What do NetHack, git, the white pages, chatbots, and Visual Studio all have in common?
(Well, they can all be quite frustrating, but that’s part of my point. Read on.)
They’re all text-based user interfaces. In each case, text is the center of attention; the reason for the UI to exist. But each one has its own strengths, foibles, and suitable purposes. Today I’m going to explore the way these interfaces are the same, and the many ways they are different.
In my day job, I’m responsible for designing and testing text-based interfaces. I was also raised by an old-school Unix geek. So it’s a topic near and dear to my heart. First, an enumeration of a variety of TUIs; then, a brief taxonomy of the types of TUIs, and what makes them different.
An avalanche of examples
NetHack is a computer game whose interface is drawn only using text:
You, a humble
@, and your trusty
d (dog), explore and fight your way down to the depths of a vast dungeon, facing everything from irate
shopkeepers to the fearsome
Balrog. All interaction is via keyboard, with the familiar
hjkl to move,
(q) to quaff a potion, and so forth. (The crowning example of this, IMHO, is Dwarf Fortress, the maddeningly complicated descendent of the above.)
The white pages are almost extinct, but used to be a heavy object made out of flattened trees; on it, in alphabetical order, were the names of almost everyone in your neighborhood, followed by a dotted line, at the end of which was their phone number. Really important people were not in the phone book, which you could tell only by looking them up and not finding them.
You interacted with the white pages by opening to any page and trying futilely to find the right
Smith, John in the Manhattan section.
There are a thousand chat-bot based interfaces nowadays, everything from your pharmacy-bot telling you to pick up a prescription to a travel-agent-bot which walks you through many choices and steps to buy airline tickets.
Some of these chatbots are more sophisticated than others. This one simulates a real Marvel superhero with 100% authenticity; it’s quite breathtaking.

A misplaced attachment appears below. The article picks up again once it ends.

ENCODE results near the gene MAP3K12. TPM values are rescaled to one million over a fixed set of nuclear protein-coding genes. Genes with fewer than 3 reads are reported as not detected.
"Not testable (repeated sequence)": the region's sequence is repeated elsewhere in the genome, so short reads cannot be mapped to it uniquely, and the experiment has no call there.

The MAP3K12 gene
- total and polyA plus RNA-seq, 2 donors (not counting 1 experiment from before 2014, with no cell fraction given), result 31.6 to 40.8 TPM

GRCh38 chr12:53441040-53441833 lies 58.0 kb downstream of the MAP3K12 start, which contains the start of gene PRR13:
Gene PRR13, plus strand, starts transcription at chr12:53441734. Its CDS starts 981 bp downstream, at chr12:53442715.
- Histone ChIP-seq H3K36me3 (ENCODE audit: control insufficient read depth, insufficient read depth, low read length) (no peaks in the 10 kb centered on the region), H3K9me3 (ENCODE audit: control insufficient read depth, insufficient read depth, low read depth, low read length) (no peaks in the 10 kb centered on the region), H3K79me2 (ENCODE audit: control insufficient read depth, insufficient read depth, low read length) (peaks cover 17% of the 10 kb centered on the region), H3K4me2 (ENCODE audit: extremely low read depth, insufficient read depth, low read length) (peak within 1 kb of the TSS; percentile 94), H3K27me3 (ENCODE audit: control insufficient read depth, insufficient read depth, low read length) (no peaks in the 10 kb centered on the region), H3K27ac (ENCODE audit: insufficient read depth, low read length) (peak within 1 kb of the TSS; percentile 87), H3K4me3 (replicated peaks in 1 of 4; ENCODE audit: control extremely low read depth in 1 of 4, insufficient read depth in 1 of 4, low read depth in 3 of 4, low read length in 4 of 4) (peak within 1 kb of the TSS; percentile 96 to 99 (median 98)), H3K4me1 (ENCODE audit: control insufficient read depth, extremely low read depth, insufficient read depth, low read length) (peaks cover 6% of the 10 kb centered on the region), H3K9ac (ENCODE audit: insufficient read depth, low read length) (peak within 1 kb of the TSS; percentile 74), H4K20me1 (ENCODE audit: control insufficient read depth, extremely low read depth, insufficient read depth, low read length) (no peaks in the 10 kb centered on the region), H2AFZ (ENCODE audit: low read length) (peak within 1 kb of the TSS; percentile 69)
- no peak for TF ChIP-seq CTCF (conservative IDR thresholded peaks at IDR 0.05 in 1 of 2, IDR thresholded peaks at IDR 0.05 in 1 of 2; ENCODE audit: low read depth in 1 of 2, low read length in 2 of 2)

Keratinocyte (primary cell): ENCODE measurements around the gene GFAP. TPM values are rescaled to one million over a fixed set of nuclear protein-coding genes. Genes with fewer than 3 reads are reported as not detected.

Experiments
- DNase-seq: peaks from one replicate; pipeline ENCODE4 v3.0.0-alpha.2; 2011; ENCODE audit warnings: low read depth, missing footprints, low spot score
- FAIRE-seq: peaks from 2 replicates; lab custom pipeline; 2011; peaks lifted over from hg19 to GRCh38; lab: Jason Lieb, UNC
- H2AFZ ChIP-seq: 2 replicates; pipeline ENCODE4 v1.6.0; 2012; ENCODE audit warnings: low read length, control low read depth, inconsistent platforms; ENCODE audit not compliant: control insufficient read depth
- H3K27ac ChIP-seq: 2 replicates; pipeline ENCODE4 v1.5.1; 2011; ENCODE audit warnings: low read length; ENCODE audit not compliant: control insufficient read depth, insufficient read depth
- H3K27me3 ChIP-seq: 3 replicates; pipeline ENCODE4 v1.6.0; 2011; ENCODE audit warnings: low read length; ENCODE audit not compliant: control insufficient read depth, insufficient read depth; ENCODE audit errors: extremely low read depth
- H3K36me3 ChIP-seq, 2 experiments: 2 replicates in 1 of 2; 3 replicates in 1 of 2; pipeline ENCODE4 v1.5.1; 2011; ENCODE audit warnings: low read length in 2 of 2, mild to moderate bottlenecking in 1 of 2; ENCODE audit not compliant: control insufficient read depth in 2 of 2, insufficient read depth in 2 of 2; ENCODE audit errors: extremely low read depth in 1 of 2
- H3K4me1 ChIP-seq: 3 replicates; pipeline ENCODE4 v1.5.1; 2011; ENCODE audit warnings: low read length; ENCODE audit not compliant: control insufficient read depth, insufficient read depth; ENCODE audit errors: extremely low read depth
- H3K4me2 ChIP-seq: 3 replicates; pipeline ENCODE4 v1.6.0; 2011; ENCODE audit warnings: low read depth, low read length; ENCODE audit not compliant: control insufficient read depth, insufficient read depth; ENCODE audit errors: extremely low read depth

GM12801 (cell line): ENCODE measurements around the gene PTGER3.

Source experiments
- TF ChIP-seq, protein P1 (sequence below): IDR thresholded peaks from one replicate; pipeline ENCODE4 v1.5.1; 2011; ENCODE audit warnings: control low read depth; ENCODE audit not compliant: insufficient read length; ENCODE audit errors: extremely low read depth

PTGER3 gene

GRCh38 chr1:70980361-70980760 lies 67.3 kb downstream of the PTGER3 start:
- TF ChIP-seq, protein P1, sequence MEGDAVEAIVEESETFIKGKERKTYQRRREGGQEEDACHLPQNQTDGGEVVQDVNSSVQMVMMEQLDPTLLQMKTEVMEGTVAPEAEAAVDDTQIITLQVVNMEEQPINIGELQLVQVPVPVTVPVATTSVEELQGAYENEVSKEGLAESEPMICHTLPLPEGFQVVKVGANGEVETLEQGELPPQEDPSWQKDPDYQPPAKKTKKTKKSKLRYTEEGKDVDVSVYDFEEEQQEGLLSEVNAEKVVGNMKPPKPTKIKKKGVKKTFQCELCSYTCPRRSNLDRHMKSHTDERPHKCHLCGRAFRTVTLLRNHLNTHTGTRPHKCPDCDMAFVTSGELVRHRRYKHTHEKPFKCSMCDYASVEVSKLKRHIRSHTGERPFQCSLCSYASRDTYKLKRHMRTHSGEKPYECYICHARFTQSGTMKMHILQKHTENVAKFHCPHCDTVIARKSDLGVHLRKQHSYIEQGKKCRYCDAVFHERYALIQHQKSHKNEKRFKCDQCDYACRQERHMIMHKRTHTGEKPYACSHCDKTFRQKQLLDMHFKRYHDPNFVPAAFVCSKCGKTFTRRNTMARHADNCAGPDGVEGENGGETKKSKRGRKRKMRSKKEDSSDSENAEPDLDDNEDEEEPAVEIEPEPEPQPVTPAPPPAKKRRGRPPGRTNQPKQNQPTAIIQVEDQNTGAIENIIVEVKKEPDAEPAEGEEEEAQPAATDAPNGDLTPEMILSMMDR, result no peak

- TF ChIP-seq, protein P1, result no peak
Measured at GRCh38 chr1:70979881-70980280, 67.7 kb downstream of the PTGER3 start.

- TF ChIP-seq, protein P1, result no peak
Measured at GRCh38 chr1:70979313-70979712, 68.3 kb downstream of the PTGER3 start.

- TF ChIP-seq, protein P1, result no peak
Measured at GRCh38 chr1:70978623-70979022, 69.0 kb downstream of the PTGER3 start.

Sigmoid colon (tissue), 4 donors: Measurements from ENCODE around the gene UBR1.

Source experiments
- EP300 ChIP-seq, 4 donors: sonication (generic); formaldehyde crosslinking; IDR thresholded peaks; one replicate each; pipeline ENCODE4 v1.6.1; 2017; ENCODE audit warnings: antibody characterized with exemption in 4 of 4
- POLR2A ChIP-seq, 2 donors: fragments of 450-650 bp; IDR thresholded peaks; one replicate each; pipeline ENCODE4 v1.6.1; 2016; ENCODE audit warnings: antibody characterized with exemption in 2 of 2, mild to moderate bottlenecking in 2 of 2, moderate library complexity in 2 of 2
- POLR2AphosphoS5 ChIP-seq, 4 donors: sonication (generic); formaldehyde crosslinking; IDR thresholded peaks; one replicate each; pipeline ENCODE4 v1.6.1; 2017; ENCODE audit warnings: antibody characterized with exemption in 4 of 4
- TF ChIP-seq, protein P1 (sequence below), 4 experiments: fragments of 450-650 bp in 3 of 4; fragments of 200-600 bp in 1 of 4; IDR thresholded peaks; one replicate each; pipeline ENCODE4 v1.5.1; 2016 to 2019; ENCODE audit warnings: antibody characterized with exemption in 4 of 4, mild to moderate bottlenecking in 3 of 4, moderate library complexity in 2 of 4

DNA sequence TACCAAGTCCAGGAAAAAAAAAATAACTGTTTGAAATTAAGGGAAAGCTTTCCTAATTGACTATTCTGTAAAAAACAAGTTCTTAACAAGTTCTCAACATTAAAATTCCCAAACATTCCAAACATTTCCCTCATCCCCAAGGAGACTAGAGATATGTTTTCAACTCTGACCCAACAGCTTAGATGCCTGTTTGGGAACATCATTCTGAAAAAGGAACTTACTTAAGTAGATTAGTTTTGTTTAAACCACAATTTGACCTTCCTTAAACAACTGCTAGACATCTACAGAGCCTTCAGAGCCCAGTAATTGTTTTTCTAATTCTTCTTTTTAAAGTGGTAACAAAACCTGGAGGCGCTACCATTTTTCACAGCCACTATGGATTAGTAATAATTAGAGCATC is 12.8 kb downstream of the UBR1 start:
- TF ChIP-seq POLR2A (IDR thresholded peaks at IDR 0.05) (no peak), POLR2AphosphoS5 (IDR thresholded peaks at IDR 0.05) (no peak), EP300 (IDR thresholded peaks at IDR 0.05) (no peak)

Visual Studio is Microsoft’s flagship product for programming, including a very smart text editor which is well-integrated with a number of auxiliary programming-focused tasks. This makes it an IDE, an Integrated Development Environment, of which there are many. You interact with VS via a mixed graphical/textual interface; primarily by entering code as text in an editor window, but also by clicking various buttons and peering at various displays that show debugging information, stack traces, dependency graphs, and so forth.
git is a hazing ritual that programmers inflict on one another — err, rather, it’s a version control system which helps developers work in parallel and keep a record of their past work. You interact with git at a command line, typing commands like
git add newfile.txt to add revisions, merge, and so forth; in response, the system gives status messages and changes files on disk.
There’s another awesome cover from The Practical Developer. This one is on git, the source control tool for kernel…
That’s quite a varied list, but all of them count as text-based interfaces.
Let me try to group these so we can talk about them collectively.
Group 1: Embedded Interfaces
Git, and a host of other commands like
grep, and so forth, are examples of the sort of self-contained, powerful utility that Unix is known for. But these programs aren’t anything on their own — they require that context around them to truly become useful. By itself,